As organizations begin to recognize that project-based work is everywhere, the discipline of project management has evolved, and along with it, the role of the project management office (PMO) has grown.
Once a company understands the importance of establishing a PMO within its corporate structure, its next step is to find the resources and information to actually set it up.
If you’ve been asked to set up a PMO, where do you begin? By following an established blueprint for building a successful PMO, organizations can more easily accelerate their journey to PMO success.
Why Build a PMO?
Let’s start with the basics. What are the functions and responsibilities of a PMO? Only by defining this can we make a business case for creating one. In short, a PMO provides leadership, governance, technical expertise, management, and control of projects and teams. It ensures that projects’ scope and allocation of resources are aligned with the overall business strategy and goals. PMOs define and maintain standardization in the execution of projects.
Make the Business Case
As with any project, setting up a PMO requires a business plan. This should define your organization’s current state, its desired future state, and what success looks like. Among the questions you should ask yourself are:
- Why is project management needed now?
- What are the risks and benefits of launching or expanding the PMO?
- What are the current and near-future projects envisioned as top priorities?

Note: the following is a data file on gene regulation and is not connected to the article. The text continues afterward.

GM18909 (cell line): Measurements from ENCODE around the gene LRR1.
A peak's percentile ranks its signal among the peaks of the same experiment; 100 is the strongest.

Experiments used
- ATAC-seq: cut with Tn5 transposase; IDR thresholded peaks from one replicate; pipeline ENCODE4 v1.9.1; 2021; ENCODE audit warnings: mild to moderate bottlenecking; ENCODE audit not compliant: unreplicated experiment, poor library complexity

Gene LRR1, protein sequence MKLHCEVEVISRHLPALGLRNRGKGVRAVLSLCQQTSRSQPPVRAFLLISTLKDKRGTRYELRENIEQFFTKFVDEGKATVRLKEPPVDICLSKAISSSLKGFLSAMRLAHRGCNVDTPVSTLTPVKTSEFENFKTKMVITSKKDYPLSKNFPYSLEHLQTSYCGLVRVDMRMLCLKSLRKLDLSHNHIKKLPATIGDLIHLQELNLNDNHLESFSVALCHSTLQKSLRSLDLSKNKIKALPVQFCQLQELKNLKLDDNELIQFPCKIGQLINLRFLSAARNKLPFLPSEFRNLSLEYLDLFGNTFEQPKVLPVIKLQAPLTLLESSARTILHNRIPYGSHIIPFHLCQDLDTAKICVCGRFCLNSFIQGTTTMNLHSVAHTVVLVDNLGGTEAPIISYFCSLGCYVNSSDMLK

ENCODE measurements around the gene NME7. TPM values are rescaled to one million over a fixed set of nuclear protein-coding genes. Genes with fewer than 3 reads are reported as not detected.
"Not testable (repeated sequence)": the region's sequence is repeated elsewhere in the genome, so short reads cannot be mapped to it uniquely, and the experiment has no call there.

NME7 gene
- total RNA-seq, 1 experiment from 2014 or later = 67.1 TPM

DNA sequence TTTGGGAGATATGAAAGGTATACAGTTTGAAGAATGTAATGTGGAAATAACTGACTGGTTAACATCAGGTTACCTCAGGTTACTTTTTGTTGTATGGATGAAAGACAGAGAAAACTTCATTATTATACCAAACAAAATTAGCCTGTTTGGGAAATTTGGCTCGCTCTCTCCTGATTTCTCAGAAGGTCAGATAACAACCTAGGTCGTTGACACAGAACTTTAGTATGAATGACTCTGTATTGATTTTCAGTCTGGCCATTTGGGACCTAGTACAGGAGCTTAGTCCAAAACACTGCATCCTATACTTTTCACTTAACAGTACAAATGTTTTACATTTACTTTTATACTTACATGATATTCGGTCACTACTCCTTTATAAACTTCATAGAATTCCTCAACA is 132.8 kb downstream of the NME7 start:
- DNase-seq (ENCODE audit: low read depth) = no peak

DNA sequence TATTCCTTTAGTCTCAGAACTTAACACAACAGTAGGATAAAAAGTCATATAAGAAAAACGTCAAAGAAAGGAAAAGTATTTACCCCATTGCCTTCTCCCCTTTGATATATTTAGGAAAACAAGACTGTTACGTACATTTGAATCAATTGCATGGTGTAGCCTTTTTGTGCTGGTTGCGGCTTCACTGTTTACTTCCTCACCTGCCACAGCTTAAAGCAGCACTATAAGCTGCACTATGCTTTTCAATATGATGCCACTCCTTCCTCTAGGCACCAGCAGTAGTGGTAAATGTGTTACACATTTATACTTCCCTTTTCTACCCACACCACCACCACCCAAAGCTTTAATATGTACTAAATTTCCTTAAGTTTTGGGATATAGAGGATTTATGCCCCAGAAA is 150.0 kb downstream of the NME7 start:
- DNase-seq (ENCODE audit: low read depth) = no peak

- The business case should define PMO success based on initial and ongoing metrics. It should outline milestones, future targets, and expected outcomes for a specific time period – be it 6 months, one year, or three years.
Build the Team and Communicate the Plan
Project teams should be enthusiastic and committed to the overall business goals. They should also represent a diversity of talent, experience, and viewpoints from different areas of the organization. Further, those in charge of setting up a PMO should plan and budget for ongoing employee skills training to keep up with the ever-changing complex business environment.
While establishing a PMO is an exciting endeavor, it may still be perceived as a significant organizational change. As such, some people may feel threatened or confused by what it means for them, just as others will be enthusiastic and passionate about it. In order to exercise effective change management, it’s critical that the business case, as well as milestones, progress, or even setbacks – are communicated at regular intervals to the whole organization. Keeping an open line of communication will not only drive employee engagement and trust, but it will also garner support and appreciation for the PMO, which will help drive its success.
Building a PMO is a large and ambitious endeavor, but proper preparation and following a sound blueprint on your journey can pay off in the long run.
TwentyEighty Strategy Execution is a global leader in project-focused training, enabling people to close the strategy execution gap and drive higher performance by strengthening relational and technical skills. By combining the best of cutting-edge university research and proven business techniques, we deliver training designed to increase alignment and engagement across teams, business units, or the entire enterprise. Learn more today at strategyex.com. Join the conversation on LinkedIn, Twitter and Facebook.
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